Via Greenfield’s Simple Justice and Radley Balko’s Agitator, a story about some cops who pretended to be defense attorneys, duping a defendant, named Dawson, into incriminating himself and obtaining a conviction with the statements they got.
I don’t have too much to add to the SJ and Agitator accounts, but there are a couple of subtle points to bring up.
The first is the absolute contempt of defense attorneys the cops must have to actually do that. What would happen to a defense lawyer who pretended to be a police officer?
And indeed the trial judge, one Amy Reedy (You can read a little about her here. She was 80% prosecutor, 20% public defender (!) and 100% public tit sucking political hack), didn’t see anything wrong with what had occurred, proving that it isn’t just cops who treat defense lawyers contemptuously.
It took an appellate court to state the obvious.
Which brings us to the second point, and something no one else has pointed out. From a news report on the appellate decision:
Despite his appellate victory, Dawson isn’t going free. He is serving an unrelated 67-month federal prison term for having a gun in his house despite being a convicted burglar.
Put another way, the appellate judges won’t take much heat from the public or even the cops for their ruling, because they’re not actually freeing anyone. Judges do this all the time. They pick a case to rule against the police and the prosecutors where they know the defendant will remain in prison anyway. Snicker, snicker. Wink, wink.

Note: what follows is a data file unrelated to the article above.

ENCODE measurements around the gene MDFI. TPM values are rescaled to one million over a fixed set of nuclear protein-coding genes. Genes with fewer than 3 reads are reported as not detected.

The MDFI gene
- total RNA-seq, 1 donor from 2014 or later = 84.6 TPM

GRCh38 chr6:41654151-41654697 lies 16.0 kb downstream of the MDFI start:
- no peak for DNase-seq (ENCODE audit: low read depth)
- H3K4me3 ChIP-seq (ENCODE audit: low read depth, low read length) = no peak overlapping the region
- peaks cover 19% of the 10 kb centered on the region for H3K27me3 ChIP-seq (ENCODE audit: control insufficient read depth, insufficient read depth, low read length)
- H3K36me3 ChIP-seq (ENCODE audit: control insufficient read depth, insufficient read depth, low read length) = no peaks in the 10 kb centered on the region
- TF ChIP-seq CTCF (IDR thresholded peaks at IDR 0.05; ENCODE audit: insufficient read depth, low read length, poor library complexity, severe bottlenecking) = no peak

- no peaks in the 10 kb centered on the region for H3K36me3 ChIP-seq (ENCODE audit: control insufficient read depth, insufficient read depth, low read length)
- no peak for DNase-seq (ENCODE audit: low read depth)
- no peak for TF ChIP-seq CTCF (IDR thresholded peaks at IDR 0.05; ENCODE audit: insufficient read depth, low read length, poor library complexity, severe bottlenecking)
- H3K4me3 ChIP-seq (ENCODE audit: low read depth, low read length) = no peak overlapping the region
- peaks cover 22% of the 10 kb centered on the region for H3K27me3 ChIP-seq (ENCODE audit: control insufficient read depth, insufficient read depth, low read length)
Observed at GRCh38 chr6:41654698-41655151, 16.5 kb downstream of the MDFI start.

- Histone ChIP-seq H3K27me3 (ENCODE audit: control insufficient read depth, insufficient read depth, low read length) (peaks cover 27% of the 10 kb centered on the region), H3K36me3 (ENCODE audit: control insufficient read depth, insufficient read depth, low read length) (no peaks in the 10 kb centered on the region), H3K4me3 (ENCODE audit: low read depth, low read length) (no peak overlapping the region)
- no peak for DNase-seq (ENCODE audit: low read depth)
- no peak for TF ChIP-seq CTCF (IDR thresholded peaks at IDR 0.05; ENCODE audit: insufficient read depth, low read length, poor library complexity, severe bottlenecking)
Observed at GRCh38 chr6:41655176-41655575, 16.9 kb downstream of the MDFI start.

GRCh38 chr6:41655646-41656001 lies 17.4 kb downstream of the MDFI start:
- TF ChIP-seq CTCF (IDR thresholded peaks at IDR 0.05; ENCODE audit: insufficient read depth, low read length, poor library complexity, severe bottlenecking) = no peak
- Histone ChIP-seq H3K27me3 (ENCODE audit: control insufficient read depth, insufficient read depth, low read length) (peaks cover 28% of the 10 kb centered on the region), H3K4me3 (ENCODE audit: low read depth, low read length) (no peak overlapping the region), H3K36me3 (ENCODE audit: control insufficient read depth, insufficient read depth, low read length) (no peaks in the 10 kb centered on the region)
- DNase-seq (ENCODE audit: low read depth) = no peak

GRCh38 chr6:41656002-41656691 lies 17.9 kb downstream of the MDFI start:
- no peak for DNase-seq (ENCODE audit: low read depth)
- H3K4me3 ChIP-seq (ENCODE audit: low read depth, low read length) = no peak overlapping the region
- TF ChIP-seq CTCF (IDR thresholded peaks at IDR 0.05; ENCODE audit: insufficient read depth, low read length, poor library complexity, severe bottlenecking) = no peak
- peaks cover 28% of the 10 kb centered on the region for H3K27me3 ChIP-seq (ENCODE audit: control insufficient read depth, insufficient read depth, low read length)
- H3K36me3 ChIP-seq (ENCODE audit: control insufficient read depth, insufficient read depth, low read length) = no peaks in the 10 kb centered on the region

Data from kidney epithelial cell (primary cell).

As between Reedy and the appellate judges, I don’t know who is worse. Reedy is a crude and intellectually limited bully. The appellate judges are far more sophisticated deceivers who ultimately do more damage with their disingenuous rulings.
Meanwhile, the death penalty abolitionist and admittedly brilliant Jeff Gamso reports that the current Governor of Illinois, who evidently has not yet gone to prison, made a principled and politically risky decision to abolish that state’s mal-administered death penalty. Congratulations to abolitionists everywhere on a significant victory.